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Ragdoll Cat

Feline Transition Guide For All Life Stages

By: Sam Ormerod



Before we get started, it’s important to keep a few things in mind: 


  • Cats can often be a lot harder to transition than the average dog. This is due to the fact that cats are imprint eaters and they will imprint on food that they know they can trust. Therefore, introducing a new diet can be difficult for them as they simply do not trust it or even recognise it as food. It’s imperative to have patience when considering and introducing a raw diet for cats.  


  • Taurine is absolutely essential in a cat's diet. Taurine is an essential amino acid that is vital to a cat’s health and wellbeing. Cats cannot synthesise enough taurine for their own requirements and therefore it is an essential nutrient that they must obtain from their food. Don’t worry though, animal protein is the best source of taurine and is perfectly adequate at providing enough taurine to your pet. 


  • Despite the common misconception, cats are NOT natural grazers. Therefore, cats should not be left to free feed or graze on their food, especially on a raw diet. 


  • Unlike dogs, tough love should NOT be used on cats. While the risk is minimal in a healthy cat, there is a much higher risk of hepatic lipidosis in overweight and obese cats. To avoid all risk, we advise against tough love completely. 




When feeding a prey model raw or frankenprey diet, the goal is to achieve 80% muscle meat, 10% edible bone, 5% liver and 5% of another secreting organ. 

Kittens however may benefit from a slightly higher bone content, this is due to the need for calcium while they're growing. Kittens can be fed 75-80% muscle meat, 10-15% bone, 5% liver and 5% of another secreting organ. 


Adult cats typically require 2-4% of their body weight per day split between at least 1-2 meals.

Kittens MUST be fed as much as they wish to eat across at least 3-4 meals a day. They're growing fast and they burn a lot of energy! We need to give them fuel for growth by allowing them to eat however much they want/need and so they should not be restricted. 


However, these are only guidelines and you must treat each cat as an individual. Some cats may require a little more food, less bone, more bone and so on…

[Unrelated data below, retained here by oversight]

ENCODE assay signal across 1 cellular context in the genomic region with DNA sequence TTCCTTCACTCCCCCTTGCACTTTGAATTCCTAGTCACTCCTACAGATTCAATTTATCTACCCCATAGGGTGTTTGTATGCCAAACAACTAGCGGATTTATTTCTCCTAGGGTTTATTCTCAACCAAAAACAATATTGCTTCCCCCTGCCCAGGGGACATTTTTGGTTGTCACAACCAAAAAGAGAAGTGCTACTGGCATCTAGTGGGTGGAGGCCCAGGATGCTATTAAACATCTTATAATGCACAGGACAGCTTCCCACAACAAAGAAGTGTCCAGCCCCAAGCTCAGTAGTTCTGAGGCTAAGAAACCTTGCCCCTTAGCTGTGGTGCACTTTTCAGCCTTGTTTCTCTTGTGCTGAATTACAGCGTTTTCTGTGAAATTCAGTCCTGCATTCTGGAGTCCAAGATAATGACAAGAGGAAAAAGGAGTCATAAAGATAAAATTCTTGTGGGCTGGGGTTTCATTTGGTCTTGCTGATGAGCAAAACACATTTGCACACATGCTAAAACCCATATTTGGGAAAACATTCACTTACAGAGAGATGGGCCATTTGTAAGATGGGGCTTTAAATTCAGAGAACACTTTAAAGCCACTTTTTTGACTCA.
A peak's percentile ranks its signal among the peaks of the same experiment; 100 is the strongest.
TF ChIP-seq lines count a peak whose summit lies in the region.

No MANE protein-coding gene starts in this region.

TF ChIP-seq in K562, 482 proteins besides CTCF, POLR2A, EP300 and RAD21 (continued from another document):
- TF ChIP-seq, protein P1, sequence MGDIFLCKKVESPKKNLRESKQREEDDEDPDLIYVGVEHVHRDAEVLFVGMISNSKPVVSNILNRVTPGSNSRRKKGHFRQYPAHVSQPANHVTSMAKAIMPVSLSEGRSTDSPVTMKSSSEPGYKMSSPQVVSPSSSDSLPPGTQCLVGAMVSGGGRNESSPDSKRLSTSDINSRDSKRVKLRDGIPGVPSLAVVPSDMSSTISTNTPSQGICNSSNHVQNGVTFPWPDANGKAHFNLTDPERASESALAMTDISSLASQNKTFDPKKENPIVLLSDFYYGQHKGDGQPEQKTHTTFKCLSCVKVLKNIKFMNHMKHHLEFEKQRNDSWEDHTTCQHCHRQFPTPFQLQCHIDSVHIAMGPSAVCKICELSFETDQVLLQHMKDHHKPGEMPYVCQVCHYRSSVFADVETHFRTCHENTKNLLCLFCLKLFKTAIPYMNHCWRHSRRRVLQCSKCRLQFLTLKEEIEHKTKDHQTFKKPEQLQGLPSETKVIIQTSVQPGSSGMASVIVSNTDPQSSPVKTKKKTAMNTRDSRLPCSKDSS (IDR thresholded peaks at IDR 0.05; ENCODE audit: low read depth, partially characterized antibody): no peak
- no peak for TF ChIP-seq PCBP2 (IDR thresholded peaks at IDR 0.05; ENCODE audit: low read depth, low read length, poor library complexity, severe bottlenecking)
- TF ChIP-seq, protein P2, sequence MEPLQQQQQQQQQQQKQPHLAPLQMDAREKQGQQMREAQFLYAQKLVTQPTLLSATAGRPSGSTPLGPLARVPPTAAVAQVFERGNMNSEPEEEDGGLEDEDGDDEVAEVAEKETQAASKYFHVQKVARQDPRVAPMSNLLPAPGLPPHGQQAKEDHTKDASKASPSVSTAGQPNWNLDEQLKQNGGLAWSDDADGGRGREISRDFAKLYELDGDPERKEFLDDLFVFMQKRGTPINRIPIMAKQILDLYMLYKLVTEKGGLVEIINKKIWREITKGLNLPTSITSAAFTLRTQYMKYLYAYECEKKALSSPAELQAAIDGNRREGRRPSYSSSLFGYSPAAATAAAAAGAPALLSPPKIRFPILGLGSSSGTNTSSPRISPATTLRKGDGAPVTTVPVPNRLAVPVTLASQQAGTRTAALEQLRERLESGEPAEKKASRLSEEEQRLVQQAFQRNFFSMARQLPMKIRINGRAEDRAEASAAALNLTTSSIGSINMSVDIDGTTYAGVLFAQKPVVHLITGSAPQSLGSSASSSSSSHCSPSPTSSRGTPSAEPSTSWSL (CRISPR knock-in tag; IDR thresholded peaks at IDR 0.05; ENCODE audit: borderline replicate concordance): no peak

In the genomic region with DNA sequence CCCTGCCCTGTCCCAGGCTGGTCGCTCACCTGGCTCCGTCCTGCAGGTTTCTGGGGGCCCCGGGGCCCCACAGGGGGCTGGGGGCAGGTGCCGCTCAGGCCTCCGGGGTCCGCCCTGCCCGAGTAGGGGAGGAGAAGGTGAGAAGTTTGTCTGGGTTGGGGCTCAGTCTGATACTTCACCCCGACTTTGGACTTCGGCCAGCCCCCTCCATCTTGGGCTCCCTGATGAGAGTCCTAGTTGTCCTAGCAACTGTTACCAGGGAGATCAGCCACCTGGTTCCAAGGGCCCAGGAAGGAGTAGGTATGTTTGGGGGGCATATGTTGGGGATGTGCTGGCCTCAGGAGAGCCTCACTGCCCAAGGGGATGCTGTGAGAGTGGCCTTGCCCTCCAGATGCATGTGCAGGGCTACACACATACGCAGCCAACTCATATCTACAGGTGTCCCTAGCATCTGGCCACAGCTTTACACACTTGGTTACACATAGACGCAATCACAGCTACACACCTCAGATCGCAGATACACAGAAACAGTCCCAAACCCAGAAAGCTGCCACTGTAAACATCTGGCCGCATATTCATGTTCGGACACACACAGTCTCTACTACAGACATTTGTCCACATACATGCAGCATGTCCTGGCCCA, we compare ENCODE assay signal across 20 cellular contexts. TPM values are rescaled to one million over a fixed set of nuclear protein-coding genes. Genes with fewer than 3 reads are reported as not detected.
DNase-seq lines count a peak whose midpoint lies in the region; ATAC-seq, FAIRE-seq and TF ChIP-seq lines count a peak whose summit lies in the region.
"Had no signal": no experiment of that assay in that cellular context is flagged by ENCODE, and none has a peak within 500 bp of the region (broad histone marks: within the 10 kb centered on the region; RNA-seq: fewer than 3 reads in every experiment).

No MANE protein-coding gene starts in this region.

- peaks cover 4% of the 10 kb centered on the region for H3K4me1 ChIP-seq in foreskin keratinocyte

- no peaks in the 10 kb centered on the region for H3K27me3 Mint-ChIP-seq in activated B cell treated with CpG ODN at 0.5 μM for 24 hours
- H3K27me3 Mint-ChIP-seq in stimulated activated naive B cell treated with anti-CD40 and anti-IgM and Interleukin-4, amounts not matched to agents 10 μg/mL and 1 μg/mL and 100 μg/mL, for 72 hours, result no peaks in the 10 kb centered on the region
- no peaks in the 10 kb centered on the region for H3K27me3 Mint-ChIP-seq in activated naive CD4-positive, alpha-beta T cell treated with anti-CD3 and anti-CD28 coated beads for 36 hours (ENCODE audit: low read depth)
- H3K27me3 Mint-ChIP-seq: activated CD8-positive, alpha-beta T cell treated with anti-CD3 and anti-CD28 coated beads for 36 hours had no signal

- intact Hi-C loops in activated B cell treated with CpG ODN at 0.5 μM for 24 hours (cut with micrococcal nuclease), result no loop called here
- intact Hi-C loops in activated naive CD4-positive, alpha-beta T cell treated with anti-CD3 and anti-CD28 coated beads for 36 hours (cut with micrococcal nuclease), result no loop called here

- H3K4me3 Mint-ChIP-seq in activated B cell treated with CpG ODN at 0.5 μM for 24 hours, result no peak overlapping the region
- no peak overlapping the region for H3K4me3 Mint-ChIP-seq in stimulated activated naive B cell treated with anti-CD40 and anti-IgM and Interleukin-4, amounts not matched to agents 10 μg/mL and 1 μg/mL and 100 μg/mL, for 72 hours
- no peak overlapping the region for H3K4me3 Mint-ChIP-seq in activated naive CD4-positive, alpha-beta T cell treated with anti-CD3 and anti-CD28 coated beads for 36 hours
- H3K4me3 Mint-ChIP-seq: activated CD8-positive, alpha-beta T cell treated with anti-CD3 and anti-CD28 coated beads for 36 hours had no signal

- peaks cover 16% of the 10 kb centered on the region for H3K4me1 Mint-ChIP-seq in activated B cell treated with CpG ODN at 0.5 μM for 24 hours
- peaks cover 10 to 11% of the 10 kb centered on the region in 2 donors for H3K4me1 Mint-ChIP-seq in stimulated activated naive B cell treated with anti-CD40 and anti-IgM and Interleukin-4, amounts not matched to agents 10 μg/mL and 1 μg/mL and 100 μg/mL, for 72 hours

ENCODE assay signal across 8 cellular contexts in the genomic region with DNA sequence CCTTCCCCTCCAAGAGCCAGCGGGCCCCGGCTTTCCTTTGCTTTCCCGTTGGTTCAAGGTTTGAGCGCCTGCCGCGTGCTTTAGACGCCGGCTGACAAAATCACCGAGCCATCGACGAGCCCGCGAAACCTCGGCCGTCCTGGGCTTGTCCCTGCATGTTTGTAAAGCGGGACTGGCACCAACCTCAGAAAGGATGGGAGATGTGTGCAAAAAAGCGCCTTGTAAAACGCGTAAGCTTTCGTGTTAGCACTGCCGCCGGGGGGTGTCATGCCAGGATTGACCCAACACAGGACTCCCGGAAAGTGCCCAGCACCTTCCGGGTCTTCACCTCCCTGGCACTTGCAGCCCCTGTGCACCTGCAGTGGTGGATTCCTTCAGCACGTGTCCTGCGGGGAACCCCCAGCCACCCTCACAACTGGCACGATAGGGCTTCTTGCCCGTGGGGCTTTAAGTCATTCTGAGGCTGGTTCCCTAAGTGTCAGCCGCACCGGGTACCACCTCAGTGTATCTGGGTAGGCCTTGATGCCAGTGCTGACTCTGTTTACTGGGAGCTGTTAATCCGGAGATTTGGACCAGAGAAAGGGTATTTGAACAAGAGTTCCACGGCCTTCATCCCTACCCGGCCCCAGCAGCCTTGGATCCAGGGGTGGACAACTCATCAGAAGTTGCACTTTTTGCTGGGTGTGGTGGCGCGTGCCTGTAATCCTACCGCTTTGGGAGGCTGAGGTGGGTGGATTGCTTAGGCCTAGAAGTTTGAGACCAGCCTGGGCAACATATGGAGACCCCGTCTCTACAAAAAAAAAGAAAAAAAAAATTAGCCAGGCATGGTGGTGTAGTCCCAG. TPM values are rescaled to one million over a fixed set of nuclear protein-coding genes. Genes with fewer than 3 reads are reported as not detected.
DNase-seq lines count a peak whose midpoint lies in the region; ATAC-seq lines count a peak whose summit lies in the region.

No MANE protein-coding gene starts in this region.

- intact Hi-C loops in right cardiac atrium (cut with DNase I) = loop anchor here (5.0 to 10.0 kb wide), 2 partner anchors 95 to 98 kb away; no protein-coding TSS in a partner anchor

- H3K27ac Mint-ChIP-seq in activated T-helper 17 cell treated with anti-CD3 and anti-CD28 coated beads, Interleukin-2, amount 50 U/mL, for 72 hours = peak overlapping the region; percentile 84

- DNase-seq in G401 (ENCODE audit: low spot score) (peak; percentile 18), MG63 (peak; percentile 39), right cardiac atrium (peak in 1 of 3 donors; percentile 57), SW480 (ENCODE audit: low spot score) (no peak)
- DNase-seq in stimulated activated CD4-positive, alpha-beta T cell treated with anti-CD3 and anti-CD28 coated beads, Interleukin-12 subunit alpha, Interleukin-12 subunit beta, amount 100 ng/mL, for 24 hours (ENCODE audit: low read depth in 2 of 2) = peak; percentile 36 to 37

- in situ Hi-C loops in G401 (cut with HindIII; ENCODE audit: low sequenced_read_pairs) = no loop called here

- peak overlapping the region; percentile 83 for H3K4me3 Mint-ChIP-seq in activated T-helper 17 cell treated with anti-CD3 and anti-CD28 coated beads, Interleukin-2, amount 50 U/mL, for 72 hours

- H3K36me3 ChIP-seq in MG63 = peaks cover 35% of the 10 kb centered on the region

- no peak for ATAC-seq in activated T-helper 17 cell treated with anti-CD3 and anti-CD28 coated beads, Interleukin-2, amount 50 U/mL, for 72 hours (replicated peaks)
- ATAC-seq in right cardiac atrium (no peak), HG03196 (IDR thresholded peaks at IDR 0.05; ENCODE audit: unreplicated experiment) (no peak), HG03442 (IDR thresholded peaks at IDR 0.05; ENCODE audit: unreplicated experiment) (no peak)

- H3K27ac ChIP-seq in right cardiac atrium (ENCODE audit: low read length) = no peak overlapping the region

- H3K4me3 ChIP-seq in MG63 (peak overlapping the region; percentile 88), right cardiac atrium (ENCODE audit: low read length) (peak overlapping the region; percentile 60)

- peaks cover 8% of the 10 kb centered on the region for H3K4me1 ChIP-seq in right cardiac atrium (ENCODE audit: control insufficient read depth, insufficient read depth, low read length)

Variety is also absolutely paramount and you should aim to feed at least 3-4 proteins of your choice to your cat, with emphasis on red and dark meat. Don't forget though, variety is the spice of life! The more variety you can offer, the better! 

Need help with the math? Try our Raw Feeding Calculators! 




If your cat is currently free fed or has 24/7 access to their food, first start by introducing set meal times. Place food down for 20 mins to allow the cat to take their fill before picking up again. Introduce a minimum of two set feeding times. This will encourage the cat to eat at the set times and take what is offered at these set times. It is also helpful for the purpose of maintaining safe feeding practises for raw meat. Raw meat should not be left out for extended periods of time, except under extreme circumstances and where adjustments are made (such as placed down frozen or fed on keep cool bowls). 


The best and easiest way to test the waters with raw feeding is simply offering your cat some boneless and skinless meat. Chicken, preferably thigh due to the higher taurine content (more on that later), is usually the easiest in terms of availability and palatability, but other proteins can be used instead. Turkey, rabbit, pork are all good viable options too. 


If your cat accepts the boneless meat straight away, BRILLIANT! You've got yourself on the ladder for a raw fed cat. Read on for the simple transition. If they don't, worry not and read on further to see how you can start your transition for fussier cats. 




  1. Continue feeding the boneless skinless meat only for 2-3 days to ensure they are tolerating the change just fine. Watch their stools as this is a key indicator to see how they're digesting and accepting the new food. Stools should be well formed and low in odour at each point in transition before moving on to the next step. 

  2. All going well, you can start to add bone. Chicken necks are an excellent soft bone that are great for introducing bone, but minced chicken carcass or skinless wings are also acceptable options. You may need to bash them up a bit to start with while your cat builds their jaw strength up to handle bones though. The longer they're eating raw and working their jaw muscles, the stronger they'll become at tackling bones.

  3. If all is still going well after 2-3 days, you can start to introduce new proteins. Start replacing some of the original protein, with the new protein slowly over a couple of days until you're feeding the new protein alongside the bone. This can be anything you can get your hands on. Turkey, pork, lamb, beef, venison.. You can also replace the bone with your selected proteins too if there are a suitable options available, but this is not necessary.